Tuesday, August 9, 2016

Sunday, July 24, 2016

The Cult of Comfort (Journal Post)

I am seduced by the cult of comfort, which is really a great poison.

Comfort in itself is good; it brings pleasure and frees the mind and the body to respond to challenges and goals that are not immediate. We need to do more than simply survive in order to have the space to work towards something beyond duty, the maintenance of our biological life, and supporting those who are closest to us. Without some degree of comfort, life is unbearable; creativity, friendship, and happiness all depend on allowing our guard to go down in a way that only comfort can provide. Imagine being without anything but what one needs to maintain the functioning of our organism. You probably cannot imagine it; imagination breaks down when there is no respite from the stress of merely surviving.

The cult of comfort is another matter. The cult of comfort is the desire for more comfort than anyone needs, the desire for comfort at the expense of other values that might make an individual life meaningful and noble. It is the desire for comfort at any price or at least a price that is simply too high, comfort at the cost of one's best values. To give up art, creation, philosophy, friendship, community, and the search and fight for justice for the easy relaxation, the easy happiness, the easy distraction is to give up on life. It is to become bloated on the fat of the land. It is to die an early death while still alive.

We give up so much that we otherwise would not for the sake of feeling safe and buying pleasure. We quadruple safeguard against the possibility of going without in exchange for denying others a single dram of security and luxury. We make sure we will never lack for things and forget the spirit.

rotting fish lake Michigan beach
Detritus by the Lake
Here is the political and cultural problem par excellence for my peers (the relatively affluent) and my generation (those who have just reached and those who are just now reaching the traditional age of maturity). We have no guts! We have no fear of losing that which could make us human! We have no sense of proportionality in being wronged! We have no sense of our opportunities to be our best selves!

What do I mean? We who have much in the way of comfort: the ability to travel, good food, a roof over our heads and places to turn if we lose that roof, a voice and the media to have that voice heard, friends, families, and lovers who have our backs, opportunities for more because we were privileged enough to get good educations, and more (or less) depending on our individual situations—we who have so much in the way of comfort all too easily shout for more for ourselves. I'm not talking about altruism here. I'm not saying that we quit caring about ourselves simply because we have more than most people. I simply mean this—we have many values, including some values that we might consider our best values. For me, my best values are the will to create, the will to forge relationships with others, and the will to fight against oppression. You, my reader, will have your own set of your own best values, whatever they may be. We hold these best values as more important and more noble than the pursuit of more comfort, more pleasure, more security, and more luxury, but we sell those best values out to the cult of comfort all the same.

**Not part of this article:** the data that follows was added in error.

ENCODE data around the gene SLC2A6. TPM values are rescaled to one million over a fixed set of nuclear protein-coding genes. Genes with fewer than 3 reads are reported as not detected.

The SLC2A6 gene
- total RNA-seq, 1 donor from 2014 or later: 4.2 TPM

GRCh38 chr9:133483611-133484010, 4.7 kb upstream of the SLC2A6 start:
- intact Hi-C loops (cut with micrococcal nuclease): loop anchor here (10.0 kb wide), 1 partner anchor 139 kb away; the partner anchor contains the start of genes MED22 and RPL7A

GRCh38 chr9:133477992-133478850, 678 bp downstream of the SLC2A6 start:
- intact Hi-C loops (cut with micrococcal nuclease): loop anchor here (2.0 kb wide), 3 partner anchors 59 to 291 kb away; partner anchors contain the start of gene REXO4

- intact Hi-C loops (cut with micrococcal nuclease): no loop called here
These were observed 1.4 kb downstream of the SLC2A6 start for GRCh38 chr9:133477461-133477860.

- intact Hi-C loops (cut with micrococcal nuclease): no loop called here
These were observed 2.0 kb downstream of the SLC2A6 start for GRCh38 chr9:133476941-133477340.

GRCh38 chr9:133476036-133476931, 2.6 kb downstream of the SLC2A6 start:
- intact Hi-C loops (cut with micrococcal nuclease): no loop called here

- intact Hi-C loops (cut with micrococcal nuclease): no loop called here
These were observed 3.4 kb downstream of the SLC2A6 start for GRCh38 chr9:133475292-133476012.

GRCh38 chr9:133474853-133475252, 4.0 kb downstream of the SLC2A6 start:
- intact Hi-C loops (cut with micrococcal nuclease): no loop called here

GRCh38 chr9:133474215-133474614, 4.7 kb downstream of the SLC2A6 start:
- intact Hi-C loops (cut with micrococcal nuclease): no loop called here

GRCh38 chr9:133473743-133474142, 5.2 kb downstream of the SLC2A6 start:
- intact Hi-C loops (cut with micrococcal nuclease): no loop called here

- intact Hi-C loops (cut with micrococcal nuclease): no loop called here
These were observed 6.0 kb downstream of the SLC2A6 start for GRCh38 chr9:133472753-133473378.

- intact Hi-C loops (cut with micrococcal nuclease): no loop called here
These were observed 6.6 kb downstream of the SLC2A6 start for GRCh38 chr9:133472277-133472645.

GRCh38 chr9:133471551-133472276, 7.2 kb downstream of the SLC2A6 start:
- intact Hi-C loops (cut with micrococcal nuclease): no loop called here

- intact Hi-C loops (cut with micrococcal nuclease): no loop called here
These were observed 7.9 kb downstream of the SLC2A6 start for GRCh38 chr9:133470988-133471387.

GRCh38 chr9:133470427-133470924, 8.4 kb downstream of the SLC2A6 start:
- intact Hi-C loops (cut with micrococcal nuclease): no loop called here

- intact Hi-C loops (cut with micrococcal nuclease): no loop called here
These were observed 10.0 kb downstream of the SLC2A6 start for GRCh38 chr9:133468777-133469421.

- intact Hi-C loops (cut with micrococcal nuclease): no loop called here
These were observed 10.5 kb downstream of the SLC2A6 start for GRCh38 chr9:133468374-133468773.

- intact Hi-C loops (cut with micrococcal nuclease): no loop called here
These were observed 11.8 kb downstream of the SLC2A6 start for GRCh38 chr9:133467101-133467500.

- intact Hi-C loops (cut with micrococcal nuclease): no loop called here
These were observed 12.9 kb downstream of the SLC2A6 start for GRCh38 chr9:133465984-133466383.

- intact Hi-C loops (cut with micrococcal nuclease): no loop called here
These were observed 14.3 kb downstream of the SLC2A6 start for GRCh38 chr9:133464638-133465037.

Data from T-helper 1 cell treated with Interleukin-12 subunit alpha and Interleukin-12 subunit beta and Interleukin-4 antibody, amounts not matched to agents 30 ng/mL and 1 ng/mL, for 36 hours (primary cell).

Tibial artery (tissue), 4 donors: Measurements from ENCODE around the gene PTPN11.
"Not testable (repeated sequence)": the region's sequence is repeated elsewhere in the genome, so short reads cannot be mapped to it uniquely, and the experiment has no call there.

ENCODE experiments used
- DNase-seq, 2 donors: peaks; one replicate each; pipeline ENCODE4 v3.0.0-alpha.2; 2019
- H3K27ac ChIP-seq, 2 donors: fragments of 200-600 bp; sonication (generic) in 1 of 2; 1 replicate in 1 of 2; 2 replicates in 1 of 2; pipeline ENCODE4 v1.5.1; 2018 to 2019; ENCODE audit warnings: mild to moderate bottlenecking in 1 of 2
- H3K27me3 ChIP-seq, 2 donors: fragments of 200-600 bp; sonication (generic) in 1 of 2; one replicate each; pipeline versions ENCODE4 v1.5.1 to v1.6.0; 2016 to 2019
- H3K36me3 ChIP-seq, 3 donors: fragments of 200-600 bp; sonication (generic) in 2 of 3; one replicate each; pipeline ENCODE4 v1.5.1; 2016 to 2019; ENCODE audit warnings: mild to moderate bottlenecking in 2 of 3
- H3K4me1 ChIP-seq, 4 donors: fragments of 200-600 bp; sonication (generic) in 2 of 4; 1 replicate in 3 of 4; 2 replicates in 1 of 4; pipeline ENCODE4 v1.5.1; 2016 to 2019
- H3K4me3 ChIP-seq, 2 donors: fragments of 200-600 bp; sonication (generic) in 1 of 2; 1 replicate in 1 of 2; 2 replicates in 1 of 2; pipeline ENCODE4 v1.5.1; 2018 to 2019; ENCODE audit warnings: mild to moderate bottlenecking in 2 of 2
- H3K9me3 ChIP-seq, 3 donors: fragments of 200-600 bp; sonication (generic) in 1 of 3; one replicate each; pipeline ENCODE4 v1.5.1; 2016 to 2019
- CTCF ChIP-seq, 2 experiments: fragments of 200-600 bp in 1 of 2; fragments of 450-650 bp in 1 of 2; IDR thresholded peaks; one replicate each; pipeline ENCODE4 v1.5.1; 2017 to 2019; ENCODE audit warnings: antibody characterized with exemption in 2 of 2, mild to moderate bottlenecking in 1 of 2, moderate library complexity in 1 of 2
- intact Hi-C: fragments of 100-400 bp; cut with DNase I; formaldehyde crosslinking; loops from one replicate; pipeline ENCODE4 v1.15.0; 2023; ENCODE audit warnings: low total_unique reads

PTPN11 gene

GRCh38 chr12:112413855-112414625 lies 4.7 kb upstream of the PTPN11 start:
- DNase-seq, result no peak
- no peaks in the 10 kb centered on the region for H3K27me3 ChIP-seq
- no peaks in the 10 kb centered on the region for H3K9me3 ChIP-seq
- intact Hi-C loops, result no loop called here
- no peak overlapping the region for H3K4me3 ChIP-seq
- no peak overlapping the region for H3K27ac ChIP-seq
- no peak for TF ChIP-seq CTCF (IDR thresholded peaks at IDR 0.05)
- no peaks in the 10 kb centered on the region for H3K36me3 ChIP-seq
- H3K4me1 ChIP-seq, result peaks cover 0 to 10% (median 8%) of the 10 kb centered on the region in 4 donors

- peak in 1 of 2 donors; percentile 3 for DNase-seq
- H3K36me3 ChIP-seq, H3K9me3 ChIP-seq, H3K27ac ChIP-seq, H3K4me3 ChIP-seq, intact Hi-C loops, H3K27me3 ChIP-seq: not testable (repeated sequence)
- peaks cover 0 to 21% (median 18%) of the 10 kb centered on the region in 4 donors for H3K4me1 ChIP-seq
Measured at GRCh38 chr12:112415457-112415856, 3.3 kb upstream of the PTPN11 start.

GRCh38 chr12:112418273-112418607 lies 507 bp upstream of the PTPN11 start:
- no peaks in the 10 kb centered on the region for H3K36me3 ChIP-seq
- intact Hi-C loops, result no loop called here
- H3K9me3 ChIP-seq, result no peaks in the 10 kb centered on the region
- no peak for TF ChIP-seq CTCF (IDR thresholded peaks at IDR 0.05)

Enjoy your sip of wine. Enjoy your bite of bread. Enjoy the caresses of your lover. Enjoy knowing that you won't be homeless today or tomorrow or likely ever. Enjoy your trip to Sweden. Comfort and luxury are necessary and good things, things that for many are in too short supply. But comfort and luxury are our undoing as possibly great humans if acquiring more and more becomes obsessive, if it becomes a cult. It becomes a cult when we sacrifice that which we truly believe makes life beautiful and worthwhile for it. I bet that you, my reader, are a part of that cult (like myself). Let us help each other escape. Let us leave the cult of comfort, which is really a great poison. 

Tuesday, May 24, 2016

Eternal Return CCIII {The Urge to Punish} (watercolor and mixed media on card stock

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Eternal Return CCIII {The Urge to Punish}

Where are the decadent poets who curse at the stars? (Journal Post)

[From November 8, 2008]